This means that the mounting pad location measures 48.9mm (88.9 - 40) from the front side plane of the wheel (the wheel frontspace) and 128.9mm (88.9 + 40) from the back side plane of the wheel (the wheel backspace). These measurements refer to the shortest distance between measurement points.
A wheel that has a positive offset or greater backspace has to slide further into the wheel well to be mounted, it's closer to the breaks and the suspension of a car. Similarly, the one with a negative offset or lesser backspace will tend to jut closer, or even beyond the fenders.
A similar concept to an offset, a backspace is simply the space between the wheel's mounting surface (the mounting pad) and the inboard flange (lip) of a wheel. Therefore the backspace depends on both the overall width of the wheel and the offset of the wheel. It shows where exactly the mounting pad is in relation to wheel's overall width. Terms: the offset and the backspace are often used interchangeably. Both terms determine where the wheel sits within the wheel well, how much of the wheel will protrude inboard, towards the suspension components or jut out, towards the fender. A wheel with the positive offset has more backspace, conversely a wheel with the negative offset has less backspace.
A little heads-up: the backspace is not measured from the inboard bead seat but from the very edge of the rim including the metal thickness (the back side rim lip or the rim flange) to the mounting pad.
e.g., A 6 inches wheel with the mounting pad positioned right in the center of the wheel would measure a 3½ inch backspace if it has a ½ inch wall (lip width). The overall width of the wheel would be: 6in + 2 x ½in = 7in.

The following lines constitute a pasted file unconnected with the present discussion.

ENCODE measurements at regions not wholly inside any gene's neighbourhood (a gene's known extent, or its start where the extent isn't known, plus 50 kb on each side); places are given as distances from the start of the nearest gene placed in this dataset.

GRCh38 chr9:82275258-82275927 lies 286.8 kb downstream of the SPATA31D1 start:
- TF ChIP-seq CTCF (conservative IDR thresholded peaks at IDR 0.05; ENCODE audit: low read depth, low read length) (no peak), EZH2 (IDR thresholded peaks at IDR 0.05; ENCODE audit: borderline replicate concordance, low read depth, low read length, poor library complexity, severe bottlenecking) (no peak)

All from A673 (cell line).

How to measure the wheel backspace?
For this measurement you will need a straight edge and a metric ruler. Lay the wheel flat on the ground with the back facing upward. Next, lay the straight edge across the wheel and measure the distance from the back of the mounting surface (pad) to the straight edge.
Another, simpler way, if you have the offset, is to measure the wheel's overall width. Input that value and the value for the offset, from the offset designation on the wheel, into our wheel offset/backspace calculator to get the backspace. Also, the overall width can be calculated from the declared wheel width and the lip width. This can also be done by our calculator.
Declared/rated wheel width
The width of a wheel is the distance from the inboard bead seat to the outboard bead seat (the bead seat is the place where a tyre sits inside the wheel). The rated width of the wheel doesn't include the lip (the flange) on each side of the wheel.
Overall wheel width
The overall width of a wheel includes the lip width (or the flange width - the wall thickness on the sides of the rim) on each side of the wheel. The overall wheel width is the sum of the rated wheel width and the width of lips.
e.g., If the rated wheel width is 6in and the lip width is ½in, the overall wheel width is: the rated wheel width + 2 x lip width = 6in + 2 x ½in = 7in.
Centerline of the wheel
The centerline of the wheel marks the center of the wheel's width. This is the line which vertically divides the wheel into halves, in the direction of the wheel movement.
Mounting pad (plate, hub face, hub mounting face/surface)
The mounting pad of the wheel is the mounting surface of the wheel, the flat surface on the back side of the wheel's plate which contains the holes for bolts which tighten the wheel to the car's axle pad.
Why are these measurements: offset and backspace, important?
If you intent to change the wheels on your car, replacing them with the new wheels, make sure that the new, custom wheels have offset/backspace that is as close as it can be to the offset/backspace of the original wheels - the ones that you know work well - because a very different offsets may cause problems.
If you have too little backspace (negative offset), then your tires may rub the fenders. However, too much backspace (positive offset) and a wheel is more likely to rub the brake (the brakes not fitting well within the new wheels) or the suspension components.
As you can see, the backspace and the offset are closely related. Many manufacturers have done the work for you by using both measurements in their product descriptions. If you want to calculate them on your own, our calculator: wheel offset/backspace calculator can help you.